Gray whales return to Salish Sea as population struggles

The Orca Network and the Cascadia Research Collective have confirmed the return of four gray whales, or "Sounders" to Salish Sea waters.

Each year in the late winter, a small group of gray whales will detour from their usual 5,000-mile migration between the southern tip of California and the Bering Sea near Alaska to make a stop in the Salish Sea. 

With tidal flats around Whidbey Island, Camano Island and other areas, the Sounders make the stop to feast on ghost shrimp, which is their preferred food. The waters are densely populated with ghost shrimp, according to the Orca Network. 

North Puget Sound "Sounders" gray whale CRC53 Little Patch, showing the patch on his flank that gives him his name, by Alex Zerbini, Cascadia Research Collective

At least one gray whale was documented feeding around the Snohomish River delta as early as Friday, Jan. 12, according to the Orca Network. Four other whales have arrived in the area since then. 

Vessel operators of all types are reminded to be on the lookout for any type of whale and to share the water. Gray whales can surface anywhere unexpectedly. At first sight of any whale, all vessels should slow to under 7 knots and keep at least 100 yards from gray whales, laws in Washington say.

Whale sightings from the public provide critical information to scientists, researchers and ferry operators. Whale sightings of any species can be sent to, or via their website.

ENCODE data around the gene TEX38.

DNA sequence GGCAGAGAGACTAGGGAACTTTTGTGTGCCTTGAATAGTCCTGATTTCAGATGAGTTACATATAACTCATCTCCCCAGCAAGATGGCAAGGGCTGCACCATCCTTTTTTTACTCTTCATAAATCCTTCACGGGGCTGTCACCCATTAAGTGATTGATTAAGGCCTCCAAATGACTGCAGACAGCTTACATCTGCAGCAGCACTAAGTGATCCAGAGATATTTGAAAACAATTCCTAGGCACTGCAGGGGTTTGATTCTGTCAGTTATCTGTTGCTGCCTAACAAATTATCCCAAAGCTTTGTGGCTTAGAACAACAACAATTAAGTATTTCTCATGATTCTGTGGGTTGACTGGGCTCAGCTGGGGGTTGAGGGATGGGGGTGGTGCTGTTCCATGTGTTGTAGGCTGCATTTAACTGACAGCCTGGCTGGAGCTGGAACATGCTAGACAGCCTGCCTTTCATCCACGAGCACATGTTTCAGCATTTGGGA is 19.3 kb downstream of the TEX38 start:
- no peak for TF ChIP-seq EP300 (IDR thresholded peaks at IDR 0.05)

"The additional months the grays spend feeding in North Puget Sound delight all of us who watch these lovely whales so close to our shores," said Susan Berta, Executive Director of Orca Network, "but it can also increase the possibility for negative human interactions. Staying later in these busy waterways makes them more vulnerable to ship strikes, or entanglement in fishing gear."

However, some researchers are worried that their early arrival might have some negative impacts on the whales' population. 

A total of 692 gray whales became stranded along their migration route from Mexico to Alaska, causing the National Oceanic Atmospheric Administration (NOAA) to designate it as an Unusual Mortality Event in 2019. 

North Puget Sound "Sounders" gray whale CRC53 Little Patch shows his face, by Serena Tierra, Orca Network

Those numbers "possibly represent only 10% of the actual mortality, and as of June 2023, the population has declined a staggering 46%. Coinciding with the UME, for the past four years several of the "Sounders" have been arriving earlier and staying longer than in previous years to take advantage of the abundant food they find along some Puget Sound shorelines... One whale was first seen in January 2022 and is the first Sounder on record to spend a continuous year feeding in areas throughout the Whidbey Basin rather than join the migration," the Orca Network.

"This area has become an increasingly important feeding area for gray whales, especially in these years where the overall population has faced increasing challenges getting enough to eat," said John Calambokidis, a founder and research biologist at Cascadia Research who has studied these whales for most of his career going back to 1990. "We are excited to be expanding our research this season with the help of a grant from the National Estuary Program that will allow us to better examine their health and factors impacting them."